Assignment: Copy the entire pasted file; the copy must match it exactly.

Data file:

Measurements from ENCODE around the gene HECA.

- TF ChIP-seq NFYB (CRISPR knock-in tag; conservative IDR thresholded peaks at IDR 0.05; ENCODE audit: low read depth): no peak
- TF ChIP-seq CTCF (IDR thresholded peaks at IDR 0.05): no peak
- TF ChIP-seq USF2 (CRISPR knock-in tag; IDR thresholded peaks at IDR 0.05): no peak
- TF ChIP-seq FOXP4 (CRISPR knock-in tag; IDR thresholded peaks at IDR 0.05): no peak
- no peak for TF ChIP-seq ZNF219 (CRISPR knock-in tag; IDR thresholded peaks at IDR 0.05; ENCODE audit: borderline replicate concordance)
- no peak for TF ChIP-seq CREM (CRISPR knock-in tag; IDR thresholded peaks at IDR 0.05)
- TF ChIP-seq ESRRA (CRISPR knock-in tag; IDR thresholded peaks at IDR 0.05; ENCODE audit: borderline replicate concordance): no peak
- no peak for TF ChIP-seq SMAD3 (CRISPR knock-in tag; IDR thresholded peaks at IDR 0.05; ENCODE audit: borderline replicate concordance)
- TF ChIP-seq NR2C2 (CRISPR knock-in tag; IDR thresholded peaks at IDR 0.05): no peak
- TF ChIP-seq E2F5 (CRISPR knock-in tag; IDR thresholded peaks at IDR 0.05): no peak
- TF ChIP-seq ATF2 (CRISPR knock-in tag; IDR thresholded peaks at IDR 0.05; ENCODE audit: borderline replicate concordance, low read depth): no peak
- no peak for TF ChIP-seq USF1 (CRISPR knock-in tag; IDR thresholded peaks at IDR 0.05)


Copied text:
Measurements from ENCODE around the gene HECA.

- TF ChIP-seq NFYB (CRISPR knock-in tag; conservative IDR thresholded peaks at IDR 0.05; ENCODE audit: low read depth): no peak
- TF ChIP-seq CTCF (IDR thresholded peaks at IDR 0.05): no peak
- TF ChIP-seq USF2 (CRISPR knock-in tag; IDR thresholded peaks at IDR 0.05): no peak
- TF ChIP-seq FOXP4 (CRISPR knock-in tag; IDR thresholded peaks at IDR 0.05): no peak
- no peak for TF ChIP-seq ZNF219 (CRISPR knock-in tag; IDR thresholded peaks at IDR 0.05; ENCODE audit: borderline replicate concordance)
- no peak for TF ChIP-seq CREM (CRISPR knock-in tag; IDR thresholded peaks at IDR 0.05)
- TF ChIP-seq ESRRA (CRISPR knock-in tag; IDR thresholded peaks at IDR 0.05; ENCODE audit: borderline replicate concordance): no peak
- no peak for TF ChIP-seq SMAD3 (CRISPR knock-in tag; IDR thresholded peaks at IDR 0.05; ENCODE audit: borderline replicate concordance)
- TF ChIP-seq NR2C2 (CRISPR knock-in tag; IDR thresholded peaks at IDR 0.05): no peak
- TF ChIP-seq E2F5 (CRISPR knock-in tag; IDR thresholded peaks at IDR 0.05): no peak
- TF ChIP-seq ATF2 (CRISPR knock-in tag; IDR thresholded peaks at IDR 0.05; ENCODE audit: borderline replicate concordance, low read depth): no peak
- no peak for TF ChIP-seq USF1 (CRISPR knock-in tag; IDR thresholded peaks at IDR 0.05)